Just after World War II, the United States assumed a new identity, and the writing from the late 1940s and early 1950s reflected this insecurity and moral uncertainty. Next came the writers of the Beat Generation, who had a need to discover or create their own moral truths.
The social and political turbulence of the 1960s propelled many writers to search for narrative structures that would liberate them from the restraints of the modern-day world. The writers of the 1970s were surrounded by political cover-ups and intrigues, which aliented them from the national mainstream. Over the years, a new view emerged: literature became a form of cultural study, resulting in a new interest in writers from traditionally marginalized social groups.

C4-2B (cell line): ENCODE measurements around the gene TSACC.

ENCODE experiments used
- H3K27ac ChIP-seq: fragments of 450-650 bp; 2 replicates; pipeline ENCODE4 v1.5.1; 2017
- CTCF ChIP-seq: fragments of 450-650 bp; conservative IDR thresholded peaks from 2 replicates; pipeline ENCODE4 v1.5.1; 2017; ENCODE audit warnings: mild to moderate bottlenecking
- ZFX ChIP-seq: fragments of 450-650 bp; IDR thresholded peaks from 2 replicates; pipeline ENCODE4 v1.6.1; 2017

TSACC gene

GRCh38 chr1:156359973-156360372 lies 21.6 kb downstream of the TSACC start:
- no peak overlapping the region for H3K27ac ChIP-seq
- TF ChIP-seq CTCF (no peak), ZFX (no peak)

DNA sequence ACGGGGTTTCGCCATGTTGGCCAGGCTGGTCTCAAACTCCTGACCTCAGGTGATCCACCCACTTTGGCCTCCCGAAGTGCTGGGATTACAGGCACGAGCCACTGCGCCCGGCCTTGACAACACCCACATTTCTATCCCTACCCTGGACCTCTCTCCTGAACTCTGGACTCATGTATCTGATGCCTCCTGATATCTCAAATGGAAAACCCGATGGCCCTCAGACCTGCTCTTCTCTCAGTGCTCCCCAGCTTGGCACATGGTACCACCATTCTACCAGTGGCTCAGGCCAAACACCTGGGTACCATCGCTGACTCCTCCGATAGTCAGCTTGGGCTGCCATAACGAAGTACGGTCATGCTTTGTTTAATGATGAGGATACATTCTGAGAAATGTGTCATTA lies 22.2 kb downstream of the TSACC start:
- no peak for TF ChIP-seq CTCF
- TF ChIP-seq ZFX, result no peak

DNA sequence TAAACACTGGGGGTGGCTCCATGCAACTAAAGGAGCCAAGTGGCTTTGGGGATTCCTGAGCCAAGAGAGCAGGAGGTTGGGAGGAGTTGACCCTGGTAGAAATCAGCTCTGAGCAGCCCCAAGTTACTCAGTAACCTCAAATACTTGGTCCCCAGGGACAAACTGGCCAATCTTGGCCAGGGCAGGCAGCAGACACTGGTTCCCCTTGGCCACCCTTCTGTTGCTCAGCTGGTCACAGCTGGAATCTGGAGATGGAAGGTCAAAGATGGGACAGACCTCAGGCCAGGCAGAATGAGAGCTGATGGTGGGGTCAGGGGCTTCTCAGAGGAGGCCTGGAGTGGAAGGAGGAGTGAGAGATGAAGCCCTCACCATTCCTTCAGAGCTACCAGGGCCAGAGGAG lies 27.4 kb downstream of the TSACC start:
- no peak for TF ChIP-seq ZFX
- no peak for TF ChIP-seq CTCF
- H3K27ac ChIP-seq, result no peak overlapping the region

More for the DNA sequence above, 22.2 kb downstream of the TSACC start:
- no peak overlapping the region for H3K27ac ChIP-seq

23 entries include: Vance Bourjaily, Harry Crews, Stephen King, Toni Morrison, Anne Tyler, John Updike, Alice Walker, Eudora Welty, and more.